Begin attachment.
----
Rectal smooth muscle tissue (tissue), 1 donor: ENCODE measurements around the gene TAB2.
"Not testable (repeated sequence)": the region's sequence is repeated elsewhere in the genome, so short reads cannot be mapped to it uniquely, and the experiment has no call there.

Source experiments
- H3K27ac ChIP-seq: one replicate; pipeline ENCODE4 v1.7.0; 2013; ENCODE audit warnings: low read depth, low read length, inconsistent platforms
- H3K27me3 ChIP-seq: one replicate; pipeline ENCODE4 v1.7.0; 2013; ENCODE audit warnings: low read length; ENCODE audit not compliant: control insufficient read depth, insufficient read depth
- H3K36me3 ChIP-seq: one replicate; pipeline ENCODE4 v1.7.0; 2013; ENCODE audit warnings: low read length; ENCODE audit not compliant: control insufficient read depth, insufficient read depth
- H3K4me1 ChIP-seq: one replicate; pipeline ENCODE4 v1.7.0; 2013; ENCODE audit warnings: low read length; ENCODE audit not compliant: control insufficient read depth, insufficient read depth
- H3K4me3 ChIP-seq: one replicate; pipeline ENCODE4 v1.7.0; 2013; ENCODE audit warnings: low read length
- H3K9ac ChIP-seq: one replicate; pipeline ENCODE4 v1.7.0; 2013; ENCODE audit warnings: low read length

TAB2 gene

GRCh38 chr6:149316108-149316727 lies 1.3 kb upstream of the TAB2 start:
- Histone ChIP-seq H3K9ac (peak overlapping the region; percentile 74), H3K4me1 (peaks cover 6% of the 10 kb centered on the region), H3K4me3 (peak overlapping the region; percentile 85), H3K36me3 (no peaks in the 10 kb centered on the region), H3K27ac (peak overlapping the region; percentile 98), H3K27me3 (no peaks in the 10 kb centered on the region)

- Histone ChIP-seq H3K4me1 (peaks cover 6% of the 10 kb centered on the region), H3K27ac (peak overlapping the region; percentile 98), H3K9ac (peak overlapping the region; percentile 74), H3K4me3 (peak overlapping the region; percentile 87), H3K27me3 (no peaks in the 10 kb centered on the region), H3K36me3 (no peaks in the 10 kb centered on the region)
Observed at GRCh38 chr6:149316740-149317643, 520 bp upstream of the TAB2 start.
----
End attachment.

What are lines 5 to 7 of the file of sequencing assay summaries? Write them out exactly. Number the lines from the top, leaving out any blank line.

- H3K27me3 ChIP-seq: one replicate; pipeline ENCODE4 v1.7.0; 2013; ENCODE audit warnings: low read length; ENCODE audit not compliant: control insufficient read depth, insufficient read depth
- H3K36me3 ChIP-seq: one replicate; pipeline ENCODE4 v1.7.0; 2013; ENCODE audit warnings: low read length; ENCODE audit not compliant: control insufficient read depth, insufficient read depth
- H3K4me1 ChIP-seq: one replicate; pipeline ENCODE4 v1.7.0; 2013; ENCODE audit warnings: low read length; ENCODE audit not compliant: control insufficient read depth, insufficient read depth